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The Founding College of the University of Toronto
five students reading at study carrels next to windows

Researching Your Essays

Here are some friendly tips for researching an essay on any topic, plus lots of useful links for researching an essay in a specific University College-affiliated program.

Research Tips

  • Get help with your research.

    • Let us help you find better sources for your essay -- and save you time.
    • Use the popular Chat service ("Ask: Chat with a librarian").
    • You can also get help by email.
    • For in-depth research help, you can even book a consultation (a one-on-one appointment with a librarian).

    Find out more about getting help with your research (U of T Libraries)

  • Find out what kinds of sources your instructor expects for your assignment.

    • Scholarly books?
    • Scholarly journal articles? Peer-reviewed journal articles? Newspaper or magazine articles?
    • Primary sources? Secondary sources?
    • Websites that are relevant and authoritative?
    • If in doubt, ask your professor or TA.
  • Try to start your research early, so you'll have time to...

    • follow trails (one source you're reading might mention another key source for your topic);
    • request books or articles from UTM Library, UTSC Library, or UTL at Downsview ("intercampus delivery"); or
    • request books or articles from other universities, if U of T doesn't own them ("interlibrary loan / RACER").
  • Start your research at the U of T libraries home page.

    • The U of T Libraries home page is a good place to find scholarly (and some non-scholarly) sources, both electronic and print.
    • Most people can't get these for free on the web, but as a U of T student you have free access with your UTORid.
    • Key search tools:
      • "Catalogue search" (books, DVDs, etc.)
      • "Article search"
      • Databases
    • The "Start your search" box gives you a PREVIEW of your first few results from "Catalogue search" and "Article search."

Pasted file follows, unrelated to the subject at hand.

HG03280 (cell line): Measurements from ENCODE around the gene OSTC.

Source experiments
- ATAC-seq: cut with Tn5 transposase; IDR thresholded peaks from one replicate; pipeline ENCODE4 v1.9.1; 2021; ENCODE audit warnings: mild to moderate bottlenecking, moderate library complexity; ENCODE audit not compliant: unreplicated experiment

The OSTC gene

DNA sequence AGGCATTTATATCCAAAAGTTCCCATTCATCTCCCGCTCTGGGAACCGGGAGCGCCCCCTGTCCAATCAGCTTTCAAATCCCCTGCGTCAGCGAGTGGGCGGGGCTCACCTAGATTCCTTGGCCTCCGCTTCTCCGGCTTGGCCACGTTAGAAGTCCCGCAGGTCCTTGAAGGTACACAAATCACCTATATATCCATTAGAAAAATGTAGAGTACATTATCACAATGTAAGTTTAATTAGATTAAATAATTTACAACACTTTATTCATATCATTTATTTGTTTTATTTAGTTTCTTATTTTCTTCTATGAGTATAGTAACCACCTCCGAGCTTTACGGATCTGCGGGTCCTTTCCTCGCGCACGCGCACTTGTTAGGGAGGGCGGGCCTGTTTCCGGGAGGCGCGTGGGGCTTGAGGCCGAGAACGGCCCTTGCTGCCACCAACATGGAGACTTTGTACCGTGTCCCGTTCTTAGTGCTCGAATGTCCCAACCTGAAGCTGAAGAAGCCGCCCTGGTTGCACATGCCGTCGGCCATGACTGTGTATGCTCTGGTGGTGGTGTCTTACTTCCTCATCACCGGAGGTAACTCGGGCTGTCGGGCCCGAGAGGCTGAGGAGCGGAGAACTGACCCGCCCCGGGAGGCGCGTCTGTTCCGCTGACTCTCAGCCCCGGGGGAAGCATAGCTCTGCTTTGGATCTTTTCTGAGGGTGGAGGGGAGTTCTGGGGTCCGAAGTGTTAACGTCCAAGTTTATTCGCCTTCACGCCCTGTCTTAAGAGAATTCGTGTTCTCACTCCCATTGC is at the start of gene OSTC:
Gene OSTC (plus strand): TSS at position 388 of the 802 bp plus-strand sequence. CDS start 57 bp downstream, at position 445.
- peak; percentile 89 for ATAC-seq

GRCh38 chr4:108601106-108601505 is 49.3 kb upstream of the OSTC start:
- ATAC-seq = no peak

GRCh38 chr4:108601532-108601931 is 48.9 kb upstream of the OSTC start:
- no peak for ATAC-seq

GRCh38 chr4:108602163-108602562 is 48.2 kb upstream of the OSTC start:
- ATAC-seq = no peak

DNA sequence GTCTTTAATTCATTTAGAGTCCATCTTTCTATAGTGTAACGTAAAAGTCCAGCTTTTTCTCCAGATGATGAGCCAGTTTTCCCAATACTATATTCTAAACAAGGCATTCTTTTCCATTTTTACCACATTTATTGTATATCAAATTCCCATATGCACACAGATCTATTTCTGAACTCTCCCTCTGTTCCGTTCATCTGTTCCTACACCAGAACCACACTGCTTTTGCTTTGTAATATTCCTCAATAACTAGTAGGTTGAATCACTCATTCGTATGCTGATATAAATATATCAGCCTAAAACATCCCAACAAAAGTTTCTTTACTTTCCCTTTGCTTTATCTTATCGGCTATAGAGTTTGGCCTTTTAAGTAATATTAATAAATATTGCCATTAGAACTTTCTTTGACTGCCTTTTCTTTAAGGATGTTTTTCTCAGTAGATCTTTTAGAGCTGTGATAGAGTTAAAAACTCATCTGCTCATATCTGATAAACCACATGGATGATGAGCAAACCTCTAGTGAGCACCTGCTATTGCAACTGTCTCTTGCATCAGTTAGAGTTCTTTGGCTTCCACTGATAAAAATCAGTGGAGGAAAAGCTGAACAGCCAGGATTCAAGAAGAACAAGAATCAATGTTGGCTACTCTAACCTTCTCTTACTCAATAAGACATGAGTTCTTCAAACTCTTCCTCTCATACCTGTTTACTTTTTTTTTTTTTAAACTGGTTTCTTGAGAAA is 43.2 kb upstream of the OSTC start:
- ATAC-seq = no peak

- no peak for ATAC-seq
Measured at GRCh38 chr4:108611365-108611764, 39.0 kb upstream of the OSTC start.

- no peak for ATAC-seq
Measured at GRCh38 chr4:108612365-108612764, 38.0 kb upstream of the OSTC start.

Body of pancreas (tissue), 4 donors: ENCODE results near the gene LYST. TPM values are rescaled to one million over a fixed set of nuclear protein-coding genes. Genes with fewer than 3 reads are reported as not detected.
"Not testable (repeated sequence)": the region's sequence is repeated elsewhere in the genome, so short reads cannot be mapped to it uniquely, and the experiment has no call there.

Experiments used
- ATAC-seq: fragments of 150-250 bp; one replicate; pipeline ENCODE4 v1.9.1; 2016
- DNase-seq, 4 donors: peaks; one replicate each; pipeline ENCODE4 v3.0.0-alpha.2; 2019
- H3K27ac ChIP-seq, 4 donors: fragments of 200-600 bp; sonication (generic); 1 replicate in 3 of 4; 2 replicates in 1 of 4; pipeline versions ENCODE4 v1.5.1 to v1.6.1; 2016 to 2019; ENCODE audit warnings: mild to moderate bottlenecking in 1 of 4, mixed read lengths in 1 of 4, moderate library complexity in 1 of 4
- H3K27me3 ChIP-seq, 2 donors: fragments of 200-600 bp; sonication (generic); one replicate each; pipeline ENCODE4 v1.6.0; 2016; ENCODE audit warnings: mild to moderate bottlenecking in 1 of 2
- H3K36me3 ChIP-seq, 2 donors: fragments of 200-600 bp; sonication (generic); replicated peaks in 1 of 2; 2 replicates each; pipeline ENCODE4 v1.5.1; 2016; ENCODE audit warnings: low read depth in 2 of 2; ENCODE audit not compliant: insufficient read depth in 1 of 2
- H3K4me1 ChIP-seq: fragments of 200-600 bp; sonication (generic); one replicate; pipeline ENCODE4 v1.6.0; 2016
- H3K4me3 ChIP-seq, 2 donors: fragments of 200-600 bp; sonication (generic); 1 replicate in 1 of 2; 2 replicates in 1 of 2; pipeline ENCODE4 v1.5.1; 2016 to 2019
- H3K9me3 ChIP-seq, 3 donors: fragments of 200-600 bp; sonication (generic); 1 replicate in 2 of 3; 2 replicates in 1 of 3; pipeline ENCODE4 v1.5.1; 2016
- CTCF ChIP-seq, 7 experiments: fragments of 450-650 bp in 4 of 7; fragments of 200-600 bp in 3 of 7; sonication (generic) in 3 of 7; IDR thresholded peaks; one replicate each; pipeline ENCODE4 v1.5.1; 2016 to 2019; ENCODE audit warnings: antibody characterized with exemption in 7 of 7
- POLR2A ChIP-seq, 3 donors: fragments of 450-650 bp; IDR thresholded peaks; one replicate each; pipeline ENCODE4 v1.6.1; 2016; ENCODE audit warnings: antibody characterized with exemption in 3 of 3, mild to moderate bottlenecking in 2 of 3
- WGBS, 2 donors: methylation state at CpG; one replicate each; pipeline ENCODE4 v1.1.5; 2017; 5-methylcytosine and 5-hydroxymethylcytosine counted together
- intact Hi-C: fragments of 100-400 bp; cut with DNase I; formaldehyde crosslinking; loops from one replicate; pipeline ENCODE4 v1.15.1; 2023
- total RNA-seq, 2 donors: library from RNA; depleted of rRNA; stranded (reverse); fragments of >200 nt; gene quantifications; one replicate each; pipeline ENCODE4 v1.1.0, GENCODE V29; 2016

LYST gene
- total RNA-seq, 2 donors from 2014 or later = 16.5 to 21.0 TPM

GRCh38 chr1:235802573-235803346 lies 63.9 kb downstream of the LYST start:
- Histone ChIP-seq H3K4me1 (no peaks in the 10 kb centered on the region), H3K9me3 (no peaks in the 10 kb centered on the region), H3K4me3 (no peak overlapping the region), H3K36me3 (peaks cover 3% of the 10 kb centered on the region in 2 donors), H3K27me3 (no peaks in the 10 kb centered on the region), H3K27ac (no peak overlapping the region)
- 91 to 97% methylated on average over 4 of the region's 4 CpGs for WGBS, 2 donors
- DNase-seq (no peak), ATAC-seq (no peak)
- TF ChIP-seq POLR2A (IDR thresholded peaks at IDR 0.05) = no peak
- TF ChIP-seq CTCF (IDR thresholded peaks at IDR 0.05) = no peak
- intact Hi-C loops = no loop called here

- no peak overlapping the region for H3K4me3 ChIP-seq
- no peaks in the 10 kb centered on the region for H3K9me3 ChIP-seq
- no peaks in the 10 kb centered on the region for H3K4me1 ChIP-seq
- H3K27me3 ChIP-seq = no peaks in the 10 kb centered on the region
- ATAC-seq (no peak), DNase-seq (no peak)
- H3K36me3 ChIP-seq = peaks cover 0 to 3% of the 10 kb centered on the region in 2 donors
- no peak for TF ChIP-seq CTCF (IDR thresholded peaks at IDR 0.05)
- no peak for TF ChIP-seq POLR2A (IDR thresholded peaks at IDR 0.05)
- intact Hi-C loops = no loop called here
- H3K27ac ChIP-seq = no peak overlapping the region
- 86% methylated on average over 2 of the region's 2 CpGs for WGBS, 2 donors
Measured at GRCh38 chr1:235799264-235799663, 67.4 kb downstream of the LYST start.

• The "Start your search" box does NOT include Databases -- you need to search these separately.
  • Start with more general sources.

    A general source (such as an encyclopedia) is an easier place to start than a highly specific source (such as a journal article).

    1. encyclopedia article to get the context?
    2. chapter or section in a more general book?
    3. book(s) on your topic?
    4. journal article(s) on a specific aspect of your topic?

    Explore the specialized online encyclopedias available from U of T Libraries.

  • Browse the shelves.

    • After a catalogue search leads you to a few relevant books, browse the physical shelves nearby for other books on the same topic.
    • You can also browse VIRTUALLY by clicking "Browse Shelf" in the library catalogue.
    • Books are important sources in humanities and social sciences.
    • Some books are only available in print, some only as ebooks, and some in both formats.
  • Find the best database(s) for your topic.

    • Each field of study has a specialized database(s) -- e.g., psychology has "PsycInfo."
    • Often a specialized database is the best way to find relevant articles.
    • From the U of T Libraries home page, click "Databases... By subject A-Z."
    • Then select your broad topic (e.g., "psychology" or "biology" or "Indigenous studies").
  • Let your research inform your writing.

    • Professors want you to analyze and engage with your sources.
    • Your viewpoint will evolve as you read, take notes, think critically and write.